How biological invasions affect animal behaviour: a global, cross-taxonomic analysis
Ruland, Florian; Jeschke, Jonathan (2020), How biological invasions affect animal behaviour: a global, cross-taxonomic analysis, Dryad, Dataset, https://doi.org/10.5061/dryad.573n5tb56
1. In the Anthropocene, species are faced with drastic challenges due to rapid, human-induced changes, such as habitat destruction, pollution and biological invasions. In the case of invasions, native species may change their behaviour to minimise the impacts they sustain from invasive species, and invaders may also adapt to the conditions in their new environment in order to survive and establish self-sustaining populations. 2. We aimed at giving an overview of which changes in behaviour are studied in invasions, and what is known about the types of behaviour that change, the underlying mechanisms and the speed of behavioural changes. 3. Based on a review of the literature, we identified 191 studies and 360 records (some studies reported multiple records) documenting behavioural changes caused by biological invasions in native (236 records from 148 species) or invasive (124 records from 50 species) animal species. This global dataset, which we make openly available, is not restricted to particular taxonomic groups. 4. We found a mild taxonomic bias in the literature towards mammals, birds and insects. In line with the enemy release hypothesis, native species changed their anti-predator behaviour more frequently than invasive species. Rates of behavioural change were evenly distributed across taxa, but not across types of behaviour. 5. Our findings may help to better understand the role of behaviour in biological invasions as well as temporal changes in both population densities and traits of invasive species, and of native species affected by them.
We followed the recommendations for literature search by the PRISMA statement for meta-analyses (Moher, Liberati, Tetzlaff, & Altman, 2009). Specifically, we searched the Web of Science (on 30 June 2015 from the institution Freie Universität Berlin in Germany. We searched “All databases”, but selected the research areas "Behavioural Sciences", "Genetics Heredity", "Environmental Sciences Ecology", "Plant Sciences", "Biodiversity Conservation", "Zoology" and "Evolutionary Biology". We used the following general search string: Behavio* AND (shift* OR change* OR transition*) AND (alien OR exotic OR introduc* OR invas* OR naturali?ed OR nonindigenous OR non-indigenous OR nonnative OR non-native).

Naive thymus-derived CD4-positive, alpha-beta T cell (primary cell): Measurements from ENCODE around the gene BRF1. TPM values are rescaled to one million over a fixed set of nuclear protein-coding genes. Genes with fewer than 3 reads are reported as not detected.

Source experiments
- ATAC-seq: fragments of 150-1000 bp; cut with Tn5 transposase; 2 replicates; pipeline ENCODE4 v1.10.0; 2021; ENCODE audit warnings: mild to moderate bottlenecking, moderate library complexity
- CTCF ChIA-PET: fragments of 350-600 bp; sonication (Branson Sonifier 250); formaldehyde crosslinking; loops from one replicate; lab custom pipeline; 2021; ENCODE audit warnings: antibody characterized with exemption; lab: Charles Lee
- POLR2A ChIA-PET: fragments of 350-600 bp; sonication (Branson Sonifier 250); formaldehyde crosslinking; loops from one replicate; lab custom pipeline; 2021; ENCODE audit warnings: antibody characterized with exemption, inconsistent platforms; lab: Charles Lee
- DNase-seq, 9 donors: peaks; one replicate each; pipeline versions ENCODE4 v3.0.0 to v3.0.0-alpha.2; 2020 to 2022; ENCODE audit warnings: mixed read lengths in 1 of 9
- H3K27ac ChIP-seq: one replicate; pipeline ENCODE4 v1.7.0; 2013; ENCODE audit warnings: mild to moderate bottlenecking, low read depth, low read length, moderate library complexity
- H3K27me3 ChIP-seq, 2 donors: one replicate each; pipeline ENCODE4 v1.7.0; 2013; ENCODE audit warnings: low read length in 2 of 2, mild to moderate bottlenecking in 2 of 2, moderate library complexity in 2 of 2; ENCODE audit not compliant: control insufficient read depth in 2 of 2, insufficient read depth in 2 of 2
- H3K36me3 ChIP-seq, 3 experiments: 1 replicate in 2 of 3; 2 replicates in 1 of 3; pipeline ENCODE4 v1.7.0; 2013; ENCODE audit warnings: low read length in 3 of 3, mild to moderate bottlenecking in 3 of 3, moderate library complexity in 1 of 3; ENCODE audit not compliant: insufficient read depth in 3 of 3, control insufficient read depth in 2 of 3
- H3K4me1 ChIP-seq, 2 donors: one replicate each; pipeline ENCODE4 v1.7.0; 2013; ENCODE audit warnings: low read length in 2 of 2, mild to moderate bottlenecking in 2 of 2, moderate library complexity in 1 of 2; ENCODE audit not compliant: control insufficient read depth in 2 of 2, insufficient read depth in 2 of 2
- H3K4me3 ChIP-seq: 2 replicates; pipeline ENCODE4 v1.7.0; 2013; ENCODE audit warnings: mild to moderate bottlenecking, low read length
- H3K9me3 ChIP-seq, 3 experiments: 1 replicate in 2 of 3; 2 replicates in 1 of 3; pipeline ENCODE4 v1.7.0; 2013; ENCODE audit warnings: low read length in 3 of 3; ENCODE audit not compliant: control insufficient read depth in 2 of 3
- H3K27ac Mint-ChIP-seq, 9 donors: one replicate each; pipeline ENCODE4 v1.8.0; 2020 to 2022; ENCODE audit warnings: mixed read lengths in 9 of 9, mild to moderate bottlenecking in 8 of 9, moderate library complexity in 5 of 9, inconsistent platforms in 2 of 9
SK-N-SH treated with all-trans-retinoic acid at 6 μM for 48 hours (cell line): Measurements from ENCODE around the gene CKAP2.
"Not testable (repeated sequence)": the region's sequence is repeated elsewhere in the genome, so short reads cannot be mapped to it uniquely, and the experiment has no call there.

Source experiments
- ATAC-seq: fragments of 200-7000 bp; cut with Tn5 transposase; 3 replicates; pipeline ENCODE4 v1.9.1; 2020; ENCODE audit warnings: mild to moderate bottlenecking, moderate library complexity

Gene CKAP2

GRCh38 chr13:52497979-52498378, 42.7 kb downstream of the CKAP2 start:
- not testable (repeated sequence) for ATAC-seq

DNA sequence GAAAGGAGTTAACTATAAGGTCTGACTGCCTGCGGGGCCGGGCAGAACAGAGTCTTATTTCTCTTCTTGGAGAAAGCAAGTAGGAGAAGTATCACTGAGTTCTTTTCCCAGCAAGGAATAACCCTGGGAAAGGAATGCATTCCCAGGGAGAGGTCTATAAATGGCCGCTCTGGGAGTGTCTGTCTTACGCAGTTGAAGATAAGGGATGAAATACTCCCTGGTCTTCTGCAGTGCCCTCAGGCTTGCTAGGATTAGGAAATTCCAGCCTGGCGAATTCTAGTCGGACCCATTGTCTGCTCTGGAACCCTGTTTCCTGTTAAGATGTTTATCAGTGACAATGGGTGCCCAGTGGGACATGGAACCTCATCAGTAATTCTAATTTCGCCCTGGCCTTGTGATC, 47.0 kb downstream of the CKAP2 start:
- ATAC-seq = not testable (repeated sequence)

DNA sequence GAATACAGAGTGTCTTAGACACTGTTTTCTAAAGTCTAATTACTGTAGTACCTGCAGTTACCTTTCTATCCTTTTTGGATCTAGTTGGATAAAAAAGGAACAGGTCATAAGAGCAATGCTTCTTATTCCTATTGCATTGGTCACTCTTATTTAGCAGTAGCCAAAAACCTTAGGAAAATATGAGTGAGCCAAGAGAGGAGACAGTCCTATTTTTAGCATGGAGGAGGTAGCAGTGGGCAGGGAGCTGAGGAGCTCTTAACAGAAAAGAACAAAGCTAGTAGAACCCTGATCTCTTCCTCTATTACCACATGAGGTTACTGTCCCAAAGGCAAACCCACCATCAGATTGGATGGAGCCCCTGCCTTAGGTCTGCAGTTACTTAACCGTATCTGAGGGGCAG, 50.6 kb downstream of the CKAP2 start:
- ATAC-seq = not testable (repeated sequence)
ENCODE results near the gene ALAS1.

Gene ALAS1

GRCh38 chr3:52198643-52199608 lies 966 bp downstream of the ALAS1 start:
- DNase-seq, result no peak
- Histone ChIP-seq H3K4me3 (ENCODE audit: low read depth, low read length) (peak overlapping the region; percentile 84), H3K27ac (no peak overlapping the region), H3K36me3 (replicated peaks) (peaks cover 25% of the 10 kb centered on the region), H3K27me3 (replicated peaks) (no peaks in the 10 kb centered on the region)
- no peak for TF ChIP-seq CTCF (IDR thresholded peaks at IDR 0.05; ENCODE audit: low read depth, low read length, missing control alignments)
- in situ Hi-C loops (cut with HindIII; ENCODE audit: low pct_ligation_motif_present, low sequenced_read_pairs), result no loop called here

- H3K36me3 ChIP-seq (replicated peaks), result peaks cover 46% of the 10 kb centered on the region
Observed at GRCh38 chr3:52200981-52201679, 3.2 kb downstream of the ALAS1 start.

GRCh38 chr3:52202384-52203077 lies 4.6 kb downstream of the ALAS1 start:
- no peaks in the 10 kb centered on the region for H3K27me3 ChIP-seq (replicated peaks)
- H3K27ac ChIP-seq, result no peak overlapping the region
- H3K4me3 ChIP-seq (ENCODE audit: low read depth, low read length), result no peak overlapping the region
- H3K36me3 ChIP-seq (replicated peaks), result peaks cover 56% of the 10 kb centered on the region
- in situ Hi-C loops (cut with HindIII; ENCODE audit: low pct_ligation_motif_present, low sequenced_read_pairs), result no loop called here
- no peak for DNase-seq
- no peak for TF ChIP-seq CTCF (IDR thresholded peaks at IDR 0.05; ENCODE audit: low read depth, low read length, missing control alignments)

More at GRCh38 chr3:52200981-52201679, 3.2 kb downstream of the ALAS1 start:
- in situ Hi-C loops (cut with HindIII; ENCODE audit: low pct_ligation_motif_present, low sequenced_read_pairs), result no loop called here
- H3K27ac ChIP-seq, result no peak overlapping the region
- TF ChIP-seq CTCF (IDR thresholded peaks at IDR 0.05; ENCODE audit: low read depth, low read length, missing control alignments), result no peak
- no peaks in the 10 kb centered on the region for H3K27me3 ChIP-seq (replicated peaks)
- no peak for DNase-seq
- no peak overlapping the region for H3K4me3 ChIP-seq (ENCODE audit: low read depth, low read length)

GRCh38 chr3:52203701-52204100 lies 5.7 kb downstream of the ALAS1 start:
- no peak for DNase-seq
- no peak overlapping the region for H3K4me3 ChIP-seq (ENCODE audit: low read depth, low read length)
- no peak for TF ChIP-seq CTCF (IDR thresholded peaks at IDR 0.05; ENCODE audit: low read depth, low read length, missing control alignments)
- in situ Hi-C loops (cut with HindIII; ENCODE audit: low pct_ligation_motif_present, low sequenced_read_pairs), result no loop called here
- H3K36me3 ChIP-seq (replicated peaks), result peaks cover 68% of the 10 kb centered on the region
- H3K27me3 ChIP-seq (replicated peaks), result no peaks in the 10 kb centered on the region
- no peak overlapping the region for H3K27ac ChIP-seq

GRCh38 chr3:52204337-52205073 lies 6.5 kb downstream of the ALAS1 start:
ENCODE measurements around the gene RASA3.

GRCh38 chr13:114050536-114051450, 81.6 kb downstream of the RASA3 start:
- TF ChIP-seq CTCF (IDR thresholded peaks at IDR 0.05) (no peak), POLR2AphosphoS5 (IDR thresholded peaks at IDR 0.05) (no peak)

This initial search yielded 6,463 studies before and 5,948 studies after duplicate removal. We then scanned the titles and abstracts of these studies to exclude those that did not focus on behavioural change. We reviewed the remaining 524 studies to identify those that fit our criteria of eligibility: (i) one or more specific behaviours were observed to have changed; (ii) the change in behaviour had to be observed either in an invasive species or in a native species now interacting with an invasive species. We defined behaviour as “the internally coordinated responses (actions or inactions) of whole living organisms (individuals or groups) to internal and/or external stimuli, excluding responses more easily understood as developmental changes” (Levitis, Lidicker, & Freund, 2009, p. 103). We found 191 studies from 1990 to 2015 that were eligible according to these criteria. The unit of observation in our study is the individual record of behavioural change, of which there were 360 in total. Some studies documented more than one record of a species' behavioural change or different types of behaviour that changed for one species.
Each record documented the behavioural change(s) of one native or invasive species. We extracted the following information for each record:
background information (year of publication, title, journal and location of study)
type of study (laboratory, field or enclosure)
type of evidence (experimental or observational/correlational)
type of habitat (aquatic, terrestrial, marine or any combination)
focal species, classified as (i) native or invasive and (ii) by taxonomic group, using five vertebrate groups (mammals, birds, reptiles, amphibians, fish) and four invertebrate groups (insects, crustaceans, molluscs, other invertebrates) and
species that the focal species interacted with (if any).